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Reviewed by:
  • Transformations of the Confucian Way, and: Histoire de la pensáe chinoise
  • Michael Nylan
Transformations of the Confucian Way. By John H. Berthrong. Boulder, Colorado: Westview Press, 1998. Pp. xiv + 250.
Histoire de la pensáe chinoise. By Anne Cheng. Paris: Editions du Seuil, 1997. Pp. 650.

Reviewing bad books, W. H. Auden once observed, is bad for the character. On the assumption that the reverse must also be true, I am delighted to review not one, but two good books: John H. Berthrong's Transformations of the Confucian Way and Anne Cheng's Histoire de la pensáe chinoise. Each contributes significantly—though differently—to our appreciation of the long history of classical learning in China. [End Page 632]

Berthrong, in seven chapters and 250 pages, neatly summarizes the main developments of what he calls the "Confucian Way." As a teaching tool for undergraduates and nonspecialists, the book's strong appeal is based on three factors: (1) the coherence of its narrative (no mean feat for a book covering over 2,500 years of the Way); (2) the respectful approach that it brings to intellectual traditions and the controversies they have engendered over time; and (3) the case that it urges for the relevance of the Confucian Way today to life outside the classroom and outside China. To achieve such coherence, Berthrong divides his story into seven manageable units spanned by "six paradigmatic historical transformations of the Confucian Tradition" (p. 6): (1) the rise of the Confucian tradition in Zhou China; (2) the canonization of the Confucian Classics in Han times; (3) "the defense of the [Confucian] faith" during the third through the tenth centuries; (4) the Neo-Confucian Revival in the Song; (5) reactions to Song Neo-Confucianism in "the turn toward the mind," epitomized by Wang Yangming (1472-1529); (6) the late empires of Qing China, Tokugawa Japan, and Yi/Chosŏn Korea; and (7) Confucianism in the modern world.

Berthrong has chosen a sensible approach to his sprawling history, whose scope would leave most scholars cowering. He judiciously draws upon the best scholarship available on each of the transformations (giving full credit where it is due), with the result that even beginning students can quickly gain a sense not only of the important debates in the long history of classical learning but also of prominent scholars working in the field today. As a master of the declarative sentence, Berthrong has no trouble writing the bridging paragraphs required to situate his thinkers neatly within the broader historical trends that Confucian morality has shaped, reflected, or been changed by. His afterword devoted to "Further Readings and Contentious Issues" then leads readers responsibly outside the book to larger worlds, broaching difficult topics with sensibility and grace. Without hesitation, then, I would recommend that this book be assigned in all manner of undergraduate courses, in "rice paddies" as well as in courses on comparative thought and Chinese history— though I would have my own students think of it as an intellectual history of East Asia, not as a history of the Confucian Way (a point to which I return below).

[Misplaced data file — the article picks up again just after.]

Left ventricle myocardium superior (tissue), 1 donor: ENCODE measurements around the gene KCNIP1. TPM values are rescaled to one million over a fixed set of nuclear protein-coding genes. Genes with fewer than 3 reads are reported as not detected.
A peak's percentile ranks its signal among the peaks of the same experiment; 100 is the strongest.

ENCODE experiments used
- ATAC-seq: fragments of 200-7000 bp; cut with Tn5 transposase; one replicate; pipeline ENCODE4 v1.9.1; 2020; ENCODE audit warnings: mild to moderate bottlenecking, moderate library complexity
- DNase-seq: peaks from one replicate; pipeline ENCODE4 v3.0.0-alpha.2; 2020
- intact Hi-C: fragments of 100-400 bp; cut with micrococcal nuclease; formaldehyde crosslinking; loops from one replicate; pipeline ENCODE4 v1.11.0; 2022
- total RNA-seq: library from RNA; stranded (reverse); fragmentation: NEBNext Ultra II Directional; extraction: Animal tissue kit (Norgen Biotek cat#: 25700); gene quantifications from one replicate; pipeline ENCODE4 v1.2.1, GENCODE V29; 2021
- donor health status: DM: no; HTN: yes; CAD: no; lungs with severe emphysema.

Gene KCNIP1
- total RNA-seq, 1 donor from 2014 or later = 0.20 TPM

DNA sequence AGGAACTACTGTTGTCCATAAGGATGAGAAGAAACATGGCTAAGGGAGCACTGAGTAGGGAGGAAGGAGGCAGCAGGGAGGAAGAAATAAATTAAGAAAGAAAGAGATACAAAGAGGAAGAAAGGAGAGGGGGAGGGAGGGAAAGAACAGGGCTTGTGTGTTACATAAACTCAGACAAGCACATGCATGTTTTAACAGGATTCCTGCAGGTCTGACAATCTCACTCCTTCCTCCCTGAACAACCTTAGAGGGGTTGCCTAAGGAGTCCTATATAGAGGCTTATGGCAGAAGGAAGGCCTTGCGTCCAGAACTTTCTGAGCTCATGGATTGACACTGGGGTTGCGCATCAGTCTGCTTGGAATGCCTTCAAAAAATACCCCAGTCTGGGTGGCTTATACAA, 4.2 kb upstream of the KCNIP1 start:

To communicate his respect, Berthrong seeks to illustrate "the complexity of the vision, life, conduct, meditation, conflict, compromise, and creativity that is hidden by the generalization of the word 'Confucianism'" (p. 7). To Berthrong's way of thinking, the death of "scriptural Confucianism" (Mark Elvin's phrase) notwithstanding, a tradition so protean in its transformations and so compelling in its advocacy of full humanity (ren) should find a way to renew itself in the near future—especially when his set of thinkers have at least as much light to shed on the philosophical problems encountered by humans as their counterparts among the philosophical masters of Europe and America. Berthrong is therefore at his very best when discussing xing (human nature), li (principle), and xin (heart/mind), comparing and contrasting the epistemology of Shao Yong (1011-1077), the cosmological speculations of Zhou Dunyi (1017-1073), the Cheng brothers on mind and principle (li), or the ruminations on sagehood by Wang Yangming (1472-1529).

While such discussions richly convey to even the beginning student of Chinese [End Page 633] thought...


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